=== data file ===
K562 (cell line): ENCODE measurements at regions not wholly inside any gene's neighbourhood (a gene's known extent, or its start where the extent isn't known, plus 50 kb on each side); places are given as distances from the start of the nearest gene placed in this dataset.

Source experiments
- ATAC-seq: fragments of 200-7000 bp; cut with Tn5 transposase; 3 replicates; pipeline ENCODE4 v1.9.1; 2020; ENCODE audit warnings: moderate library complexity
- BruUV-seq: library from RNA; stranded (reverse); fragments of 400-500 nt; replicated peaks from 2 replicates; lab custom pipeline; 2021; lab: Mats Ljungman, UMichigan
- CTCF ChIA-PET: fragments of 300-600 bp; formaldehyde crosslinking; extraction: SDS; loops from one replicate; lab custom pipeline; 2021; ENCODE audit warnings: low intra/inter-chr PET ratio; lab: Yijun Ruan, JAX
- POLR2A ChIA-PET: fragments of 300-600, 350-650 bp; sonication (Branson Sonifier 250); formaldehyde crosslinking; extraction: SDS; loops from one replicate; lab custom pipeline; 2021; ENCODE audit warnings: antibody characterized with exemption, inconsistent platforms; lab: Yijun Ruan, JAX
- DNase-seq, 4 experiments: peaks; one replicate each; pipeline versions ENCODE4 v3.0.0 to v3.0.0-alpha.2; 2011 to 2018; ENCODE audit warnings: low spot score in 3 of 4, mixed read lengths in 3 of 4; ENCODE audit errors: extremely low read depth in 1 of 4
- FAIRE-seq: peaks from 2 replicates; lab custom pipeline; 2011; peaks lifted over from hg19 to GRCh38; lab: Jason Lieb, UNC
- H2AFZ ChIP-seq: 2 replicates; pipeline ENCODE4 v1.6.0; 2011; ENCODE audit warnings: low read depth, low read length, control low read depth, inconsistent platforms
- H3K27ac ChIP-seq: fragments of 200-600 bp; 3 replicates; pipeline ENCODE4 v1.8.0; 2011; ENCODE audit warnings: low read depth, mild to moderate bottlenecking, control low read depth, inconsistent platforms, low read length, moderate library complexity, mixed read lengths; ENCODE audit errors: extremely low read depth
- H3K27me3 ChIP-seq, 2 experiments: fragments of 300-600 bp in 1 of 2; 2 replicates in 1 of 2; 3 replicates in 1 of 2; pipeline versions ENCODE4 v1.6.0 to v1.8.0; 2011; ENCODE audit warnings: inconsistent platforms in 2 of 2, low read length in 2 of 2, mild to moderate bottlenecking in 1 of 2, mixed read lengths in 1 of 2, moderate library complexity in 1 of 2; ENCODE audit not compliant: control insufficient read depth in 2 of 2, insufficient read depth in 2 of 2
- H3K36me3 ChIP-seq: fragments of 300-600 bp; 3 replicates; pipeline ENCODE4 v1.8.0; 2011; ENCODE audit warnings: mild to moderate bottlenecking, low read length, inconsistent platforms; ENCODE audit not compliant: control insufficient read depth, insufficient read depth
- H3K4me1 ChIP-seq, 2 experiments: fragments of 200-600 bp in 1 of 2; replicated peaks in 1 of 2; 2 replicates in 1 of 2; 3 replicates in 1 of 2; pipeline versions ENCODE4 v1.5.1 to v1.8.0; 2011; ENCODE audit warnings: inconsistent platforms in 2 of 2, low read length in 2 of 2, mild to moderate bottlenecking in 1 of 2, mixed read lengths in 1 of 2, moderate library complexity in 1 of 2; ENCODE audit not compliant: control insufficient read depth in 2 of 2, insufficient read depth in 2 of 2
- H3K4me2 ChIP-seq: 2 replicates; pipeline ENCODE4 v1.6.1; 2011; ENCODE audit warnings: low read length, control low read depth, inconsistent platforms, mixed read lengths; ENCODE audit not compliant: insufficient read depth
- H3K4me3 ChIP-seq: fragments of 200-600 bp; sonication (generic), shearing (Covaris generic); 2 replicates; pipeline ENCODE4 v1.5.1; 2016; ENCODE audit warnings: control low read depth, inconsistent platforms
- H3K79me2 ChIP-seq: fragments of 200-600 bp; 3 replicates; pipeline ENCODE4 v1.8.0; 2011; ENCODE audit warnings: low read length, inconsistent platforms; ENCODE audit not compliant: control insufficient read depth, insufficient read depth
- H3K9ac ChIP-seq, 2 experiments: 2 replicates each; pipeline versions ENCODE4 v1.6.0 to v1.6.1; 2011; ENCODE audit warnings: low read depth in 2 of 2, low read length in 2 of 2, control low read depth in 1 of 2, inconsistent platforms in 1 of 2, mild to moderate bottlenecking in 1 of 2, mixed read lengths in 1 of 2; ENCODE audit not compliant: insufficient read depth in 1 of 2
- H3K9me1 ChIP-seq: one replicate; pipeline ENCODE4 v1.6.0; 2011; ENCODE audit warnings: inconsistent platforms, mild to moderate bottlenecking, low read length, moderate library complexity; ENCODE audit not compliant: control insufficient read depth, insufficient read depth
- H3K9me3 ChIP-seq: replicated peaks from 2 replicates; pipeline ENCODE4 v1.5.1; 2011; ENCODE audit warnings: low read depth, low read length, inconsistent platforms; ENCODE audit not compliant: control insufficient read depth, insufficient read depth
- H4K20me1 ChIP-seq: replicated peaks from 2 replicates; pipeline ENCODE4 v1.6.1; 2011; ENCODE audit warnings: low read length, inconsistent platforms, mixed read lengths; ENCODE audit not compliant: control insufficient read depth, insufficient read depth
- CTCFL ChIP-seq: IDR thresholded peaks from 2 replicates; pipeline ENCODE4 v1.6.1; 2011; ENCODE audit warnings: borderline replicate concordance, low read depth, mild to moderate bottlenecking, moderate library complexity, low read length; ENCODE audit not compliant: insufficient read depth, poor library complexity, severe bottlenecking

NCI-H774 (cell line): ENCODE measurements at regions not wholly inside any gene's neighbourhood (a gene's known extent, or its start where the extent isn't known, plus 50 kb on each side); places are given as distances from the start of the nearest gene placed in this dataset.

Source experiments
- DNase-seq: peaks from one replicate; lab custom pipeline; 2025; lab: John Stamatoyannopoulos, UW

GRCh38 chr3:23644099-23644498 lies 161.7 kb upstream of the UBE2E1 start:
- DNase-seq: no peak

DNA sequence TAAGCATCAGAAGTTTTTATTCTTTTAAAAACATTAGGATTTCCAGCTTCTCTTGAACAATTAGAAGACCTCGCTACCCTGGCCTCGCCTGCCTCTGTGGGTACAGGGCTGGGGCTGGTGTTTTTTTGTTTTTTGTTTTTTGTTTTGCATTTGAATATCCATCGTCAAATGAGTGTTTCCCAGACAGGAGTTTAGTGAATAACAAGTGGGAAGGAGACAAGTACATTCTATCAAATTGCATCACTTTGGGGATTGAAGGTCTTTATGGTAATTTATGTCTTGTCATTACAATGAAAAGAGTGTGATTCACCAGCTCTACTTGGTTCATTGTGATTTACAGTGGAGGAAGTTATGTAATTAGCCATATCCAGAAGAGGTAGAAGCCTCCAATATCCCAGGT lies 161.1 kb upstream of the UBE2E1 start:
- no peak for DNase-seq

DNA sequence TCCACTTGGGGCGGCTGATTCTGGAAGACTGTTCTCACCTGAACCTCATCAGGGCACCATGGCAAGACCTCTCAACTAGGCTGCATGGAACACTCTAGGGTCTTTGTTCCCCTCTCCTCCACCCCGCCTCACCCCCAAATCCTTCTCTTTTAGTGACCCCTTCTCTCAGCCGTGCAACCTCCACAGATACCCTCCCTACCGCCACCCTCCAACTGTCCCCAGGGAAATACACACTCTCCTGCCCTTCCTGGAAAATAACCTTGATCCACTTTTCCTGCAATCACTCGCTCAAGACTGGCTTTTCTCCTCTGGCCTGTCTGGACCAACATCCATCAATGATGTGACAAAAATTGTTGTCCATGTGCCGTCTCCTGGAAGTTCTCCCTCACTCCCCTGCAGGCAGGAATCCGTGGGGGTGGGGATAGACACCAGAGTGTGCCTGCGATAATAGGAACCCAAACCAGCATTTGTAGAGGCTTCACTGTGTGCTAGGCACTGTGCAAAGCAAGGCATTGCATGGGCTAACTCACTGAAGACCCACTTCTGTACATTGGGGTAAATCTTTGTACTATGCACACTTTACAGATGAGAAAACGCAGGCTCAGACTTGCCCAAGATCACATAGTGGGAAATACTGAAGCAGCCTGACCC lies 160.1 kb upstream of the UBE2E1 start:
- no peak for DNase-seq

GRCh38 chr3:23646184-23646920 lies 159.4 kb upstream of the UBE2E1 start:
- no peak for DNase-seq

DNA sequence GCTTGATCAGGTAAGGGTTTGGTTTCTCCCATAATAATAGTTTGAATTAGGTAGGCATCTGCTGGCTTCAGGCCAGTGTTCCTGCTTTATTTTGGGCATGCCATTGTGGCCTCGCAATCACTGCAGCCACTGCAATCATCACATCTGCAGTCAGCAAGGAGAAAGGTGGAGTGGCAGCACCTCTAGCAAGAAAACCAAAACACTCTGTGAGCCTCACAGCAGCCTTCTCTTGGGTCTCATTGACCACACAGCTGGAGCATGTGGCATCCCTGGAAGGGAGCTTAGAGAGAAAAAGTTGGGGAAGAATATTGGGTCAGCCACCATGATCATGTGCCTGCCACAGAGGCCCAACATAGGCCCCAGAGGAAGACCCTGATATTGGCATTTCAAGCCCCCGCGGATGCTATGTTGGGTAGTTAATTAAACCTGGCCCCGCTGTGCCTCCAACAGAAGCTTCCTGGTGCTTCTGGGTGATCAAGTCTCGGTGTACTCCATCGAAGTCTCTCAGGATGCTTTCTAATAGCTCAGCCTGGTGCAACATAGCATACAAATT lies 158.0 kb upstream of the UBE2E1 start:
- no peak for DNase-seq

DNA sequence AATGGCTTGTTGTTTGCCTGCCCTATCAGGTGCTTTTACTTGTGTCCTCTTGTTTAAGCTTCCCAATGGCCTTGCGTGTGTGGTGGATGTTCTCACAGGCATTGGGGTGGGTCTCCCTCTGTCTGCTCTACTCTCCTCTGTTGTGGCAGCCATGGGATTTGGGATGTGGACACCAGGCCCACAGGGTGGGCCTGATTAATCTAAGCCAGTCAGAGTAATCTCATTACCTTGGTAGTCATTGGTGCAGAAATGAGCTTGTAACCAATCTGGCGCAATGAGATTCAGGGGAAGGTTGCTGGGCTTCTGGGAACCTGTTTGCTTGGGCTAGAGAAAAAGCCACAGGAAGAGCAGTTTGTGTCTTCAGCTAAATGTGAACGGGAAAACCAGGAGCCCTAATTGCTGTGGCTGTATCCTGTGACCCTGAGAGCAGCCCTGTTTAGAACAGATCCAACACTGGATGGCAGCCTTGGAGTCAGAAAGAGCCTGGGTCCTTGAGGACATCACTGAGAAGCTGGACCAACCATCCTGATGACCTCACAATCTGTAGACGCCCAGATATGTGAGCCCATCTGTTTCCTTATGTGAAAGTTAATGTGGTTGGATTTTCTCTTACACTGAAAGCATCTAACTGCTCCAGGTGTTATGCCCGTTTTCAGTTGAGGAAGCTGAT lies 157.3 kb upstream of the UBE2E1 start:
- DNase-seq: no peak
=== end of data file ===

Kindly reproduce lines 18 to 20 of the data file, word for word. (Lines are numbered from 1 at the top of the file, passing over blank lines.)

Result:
- H3K9me1 ChIP-seq: one replicate; pipeline ENCODE4 v1.6.0; 2011; ENCODE audit warnings: inconsistent platforms, mild to moderate bottlenecking, low read length, moderate library complexity; ENCODE audit not compliant: control insufficient read depth, insufficient read depth
- H3K9me3 ChIP-seq: replicated peaks from 2 replicates; pipeline ENCODE4 v1.5.1; 2011; ENCODE audit warnings: low read depth, low read length, inconsistent platforms; ENCODE audit not compliant: control insufficient read depth, insufficient read depth
- H4K20me1 ChIP-seq: replicated peaks from 2 replicates; pipeline ENCODE4 v1.6.1; 2011; ENCODE audit warnings: low read length, inconsistent platforms, mixed read lengths; ENCODE audit not compliant: control insufficient read depth, insufficient read depth